Golden Eagles vote in Golden State primary

Students spread out all through the voting area in the Palmer Wing of the library during Super Tuesday as the primaries continued throughout the day.

Richard Tzul, News Managing Editor

Super Tuesday arrived in full force as Golden Eagles lined up to cast their vote in the Democratic primary along with other races and measures on the ballot. 

The campus voting center, which opened on Saturday morning and closed on Tuesday evening, hosted an gargantuan amount of voters on Election Day. Some voters said they waited over an hour and a half in line to vote, for some, the long line didn’t deter them from casting their ballot.

After waiting in line, Edgar Ramirez-Hernandez, a business administration major, said he used three different ballot machines due to technical difficulties he came across. On his first machine, he encountered a paper jam, on the second, there was a printing error. The third attempt was a success. The delays, he said, took him an extra 20 minutes to submit his ballot.

Ramirez-Hernandez was “just a little bit frustrated” about his experience but still felt it was “definitely worth it.” He added, there was one convenient aspect to the campus center: he got to go vote straight after class, like many students who turned out.

Long lines and technical difficulties occurred across the county during Super Tuesday.

“‘This was a challenging day for a lot of voters in L.A. County and I certainly apologize for that,’ said Dean Logan, the county’s registrar of voters,” according to the Los Angeles Times. “‘That’s something that has to be better.’”

When reached for comment, Mike Sanchez, an LA County Registrar-Recorder/County Clerk spokesperson, said questions from media outlets were answered and there is no other comment at the moment.

While the campus voting center’s lengthy line, which grew longer in the later hours, was not a deterrent for voters like Ramirez-Hernandez, not everyone was willing or able to wait.

Helory Kojongian, a nutritional science major, was last in line, as the polls were closed to new arrivals after 8 p.m. It was her third time visiting the center.

She said she first arrived at 11 a.m. before class but the line was too long, so she returned at 3:45 p.m. after class but it was still too long, so she returned right before polls closed. Kojongian admitted she might not be willing to wait over half an hour. In the meantime, she researched the ballot options on her phone since she was still trying to figure out who to vote for.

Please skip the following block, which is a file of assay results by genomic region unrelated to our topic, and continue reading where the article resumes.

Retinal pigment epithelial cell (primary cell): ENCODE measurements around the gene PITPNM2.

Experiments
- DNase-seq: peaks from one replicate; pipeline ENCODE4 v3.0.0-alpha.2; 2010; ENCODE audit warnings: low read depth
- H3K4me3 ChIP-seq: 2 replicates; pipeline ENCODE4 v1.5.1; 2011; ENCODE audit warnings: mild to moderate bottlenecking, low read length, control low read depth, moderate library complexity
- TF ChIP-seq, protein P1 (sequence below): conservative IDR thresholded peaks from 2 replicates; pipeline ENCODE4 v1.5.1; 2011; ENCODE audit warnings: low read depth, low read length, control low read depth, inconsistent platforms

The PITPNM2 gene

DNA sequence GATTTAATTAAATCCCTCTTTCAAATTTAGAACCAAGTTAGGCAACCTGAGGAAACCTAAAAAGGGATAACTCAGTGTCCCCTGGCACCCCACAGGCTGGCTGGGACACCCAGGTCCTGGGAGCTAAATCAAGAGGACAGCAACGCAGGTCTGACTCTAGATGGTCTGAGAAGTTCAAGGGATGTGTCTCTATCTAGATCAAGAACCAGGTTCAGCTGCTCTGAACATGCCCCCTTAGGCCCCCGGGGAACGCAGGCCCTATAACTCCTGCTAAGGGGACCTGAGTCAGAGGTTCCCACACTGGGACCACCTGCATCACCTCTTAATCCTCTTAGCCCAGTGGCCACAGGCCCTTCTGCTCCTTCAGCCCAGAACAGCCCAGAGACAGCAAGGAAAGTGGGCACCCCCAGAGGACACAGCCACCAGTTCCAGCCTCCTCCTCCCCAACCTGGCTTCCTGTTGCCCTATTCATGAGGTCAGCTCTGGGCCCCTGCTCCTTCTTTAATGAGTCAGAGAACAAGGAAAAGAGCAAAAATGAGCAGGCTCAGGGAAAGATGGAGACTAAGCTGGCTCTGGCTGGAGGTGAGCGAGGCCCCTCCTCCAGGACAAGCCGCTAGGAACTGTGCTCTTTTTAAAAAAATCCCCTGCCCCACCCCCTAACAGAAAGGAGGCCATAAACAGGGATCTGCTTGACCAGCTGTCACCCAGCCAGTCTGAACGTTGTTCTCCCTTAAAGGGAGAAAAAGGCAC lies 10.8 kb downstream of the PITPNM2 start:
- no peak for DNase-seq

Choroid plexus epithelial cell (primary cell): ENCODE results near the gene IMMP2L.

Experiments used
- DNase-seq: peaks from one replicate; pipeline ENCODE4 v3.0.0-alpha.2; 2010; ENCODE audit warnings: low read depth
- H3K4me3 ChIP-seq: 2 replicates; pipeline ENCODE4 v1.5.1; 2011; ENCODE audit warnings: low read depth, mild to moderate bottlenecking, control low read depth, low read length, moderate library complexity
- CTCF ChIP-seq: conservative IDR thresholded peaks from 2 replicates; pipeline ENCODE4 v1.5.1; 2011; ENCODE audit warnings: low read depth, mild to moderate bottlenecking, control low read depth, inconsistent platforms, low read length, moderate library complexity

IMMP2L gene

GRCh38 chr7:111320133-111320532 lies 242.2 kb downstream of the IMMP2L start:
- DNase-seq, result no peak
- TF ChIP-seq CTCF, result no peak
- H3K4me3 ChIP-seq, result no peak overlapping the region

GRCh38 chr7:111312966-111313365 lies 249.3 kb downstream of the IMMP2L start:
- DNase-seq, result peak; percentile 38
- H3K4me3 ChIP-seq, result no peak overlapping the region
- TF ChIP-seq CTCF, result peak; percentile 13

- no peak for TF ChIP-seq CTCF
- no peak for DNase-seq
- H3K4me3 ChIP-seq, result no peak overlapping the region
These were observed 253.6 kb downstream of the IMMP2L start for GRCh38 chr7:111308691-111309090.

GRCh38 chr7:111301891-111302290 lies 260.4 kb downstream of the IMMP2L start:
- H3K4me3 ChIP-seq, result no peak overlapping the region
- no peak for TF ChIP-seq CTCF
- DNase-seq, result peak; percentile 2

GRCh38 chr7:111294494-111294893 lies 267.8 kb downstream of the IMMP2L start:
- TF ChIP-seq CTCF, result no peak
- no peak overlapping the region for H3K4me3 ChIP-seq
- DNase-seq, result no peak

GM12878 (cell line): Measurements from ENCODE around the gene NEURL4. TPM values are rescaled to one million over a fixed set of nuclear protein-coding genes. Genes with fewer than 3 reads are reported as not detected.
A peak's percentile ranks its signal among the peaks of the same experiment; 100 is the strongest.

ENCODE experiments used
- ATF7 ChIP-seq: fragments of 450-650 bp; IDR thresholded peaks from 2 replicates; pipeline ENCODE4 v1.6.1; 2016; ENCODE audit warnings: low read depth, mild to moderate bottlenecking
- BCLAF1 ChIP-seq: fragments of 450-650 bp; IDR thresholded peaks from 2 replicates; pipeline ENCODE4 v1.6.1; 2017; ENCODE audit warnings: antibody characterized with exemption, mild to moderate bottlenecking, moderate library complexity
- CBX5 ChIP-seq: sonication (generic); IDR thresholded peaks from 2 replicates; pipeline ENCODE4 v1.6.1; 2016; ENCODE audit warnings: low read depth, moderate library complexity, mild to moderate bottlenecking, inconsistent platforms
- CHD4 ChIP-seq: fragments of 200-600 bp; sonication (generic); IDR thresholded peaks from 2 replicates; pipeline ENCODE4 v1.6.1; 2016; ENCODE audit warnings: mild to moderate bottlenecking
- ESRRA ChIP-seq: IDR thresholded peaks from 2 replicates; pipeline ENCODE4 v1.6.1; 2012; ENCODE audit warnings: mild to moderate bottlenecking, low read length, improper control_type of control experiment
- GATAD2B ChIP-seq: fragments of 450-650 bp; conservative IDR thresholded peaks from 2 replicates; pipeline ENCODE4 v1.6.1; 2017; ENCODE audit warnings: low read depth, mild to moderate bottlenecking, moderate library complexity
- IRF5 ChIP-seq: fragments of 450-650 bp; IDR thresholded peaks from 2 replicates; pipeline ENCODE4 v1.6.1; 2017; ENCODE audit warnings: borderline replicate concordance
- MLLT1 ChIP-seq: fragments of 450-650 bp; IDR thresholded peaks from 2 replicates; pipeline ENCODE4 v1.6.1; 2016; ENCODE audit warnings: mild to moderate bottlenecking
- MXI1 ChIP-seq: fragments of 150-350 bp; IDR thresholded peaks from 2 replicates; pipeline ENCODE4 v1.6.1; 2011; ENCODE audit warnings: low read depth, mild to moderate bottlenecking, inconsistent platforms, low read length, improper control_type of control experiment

The UT interviewed over a dozen voters, the majority of them students, a clear favorite of the Democratic presidential candidates was among them.

Yolanda Bustamante, a business administration major voted for Bernie Sanders because she could “relate more to him.” According to Bustamante, he’s the candidate that can “make a difference.”

Sitting on a chair near the ballot machines, Bustamante said she was awaiting accommodations from poll workers as she couldn’t stand in line due to a metal plate in her leg. Her situation did not dissuade her, she said, as she was voting with the future of her kids in mind.

In Super Tuesday exit polls analyzed by the Washington Post, Sanders, the oldest candidate in the race, did disproportionately well among younger voters. Why have youth gravitated towards a 78-year-old man?

“Well it’s certainly not because of an equivalence of age is it?” said Morley Winograd, a researcher who has co-written three books on millennials. He said millennials feel burdened by financial setbacks such as the student loan debt crisis. “They have a large economic grievance and a very valid one and not having seen the system delivered solutions to that, despite many promises… they’re much more interested in shaking up the system.”

But not everyone was feeling “the Bern.” Anthony Ray, a music major, who showed up to vote in the early afternoon when the center was less congested, backed Sen. Elizabeth Warren for the Democratic nomination. Having voted in every election since he turned 18 a decade ago, Ray felt Sanders was too “polarizing” and concerned he would put off moderates come the general election, reflecting the ongoing concern among Democratic voters about which candidate is the most electable.

Sanders, who greatly invested time and resources in California, won the Golden State according to the Associated Press. The Vermont Senator struck gold considering the largest state in the country has the most delegates. It was a much desired win as former Vice President Joe Biden won 10 out of 14 states on Super Tuesday.

“Bernie would’ve had a disastrous Super Tuesday if it hadn’t been for the strength of his support in California,” said Winograd. “It leaves him in a fighting chance for the nomination.” 

Winograd added that Biden may have an advantage in upcoming Southern states. “But that’s assuming that things go the way they’ve already gone, and there’s nothing in the current race that suggests that yesterday is a prediction of tomorrow in any which way.”

The other candidates ultimately under-performed with Warren finishing third in her own home state and former New York City Mayor Michael Bloomberg only winning the territory of American Samoa, despite spending over half a billion dollars of his own fortune into his campaign. He dropped out of the race on Wednesday.